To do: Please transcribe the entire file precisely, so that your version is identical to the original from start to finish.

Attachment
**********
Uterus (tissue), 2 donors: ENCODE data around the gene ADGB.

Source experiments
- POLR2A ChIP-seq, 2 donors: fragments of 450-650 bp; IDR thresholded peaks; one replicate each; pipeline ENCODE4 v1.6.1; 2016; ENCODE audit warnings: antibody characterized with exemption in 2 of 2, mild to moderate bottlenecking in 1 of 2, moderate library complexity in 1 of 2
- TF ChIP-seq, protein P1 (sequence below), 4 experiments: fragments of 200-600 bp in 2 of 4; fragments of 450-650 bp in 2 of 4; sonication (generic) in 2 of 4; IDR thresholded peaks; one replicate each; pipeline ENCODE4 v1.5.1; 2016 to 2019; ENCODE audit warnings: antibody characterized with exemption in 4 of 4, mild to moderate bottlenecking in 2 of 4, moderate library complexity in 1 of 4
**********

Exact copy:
Uterus (tissue), 2 donors: ENCODE data around the gene ADGB.

Source experiments
- POLR2A ChIP-seq, 2 donors: fragments of 450-650 bp; IDR thresholded peaks; one replicate each; pipeline ENCODE4 v1.6.1; 2016; ENCODE audit warnings: antibody characterized with exemption in 2 of 2, mild to moderate bottlenecking in 1 of 2, moderate library complexity in 1 of 2
- TF ChIP-seq, protein P1 (sequence below), 4 experiments: fragments of 200-600 bp in 2 of 4; fragments of 450-650 bp in 2 of 4; sonication (generic) in 2 of 4; IDR thresholded peaks; one replicate each; pipeline ENCODE4 v1.5.1; 2016 to 2019; ENCODE audit warnings: antibody characterized with exemption in 4 of 4, mild to moderate bottlenecking in 2 of 4, moderate library complexity in 1 of 4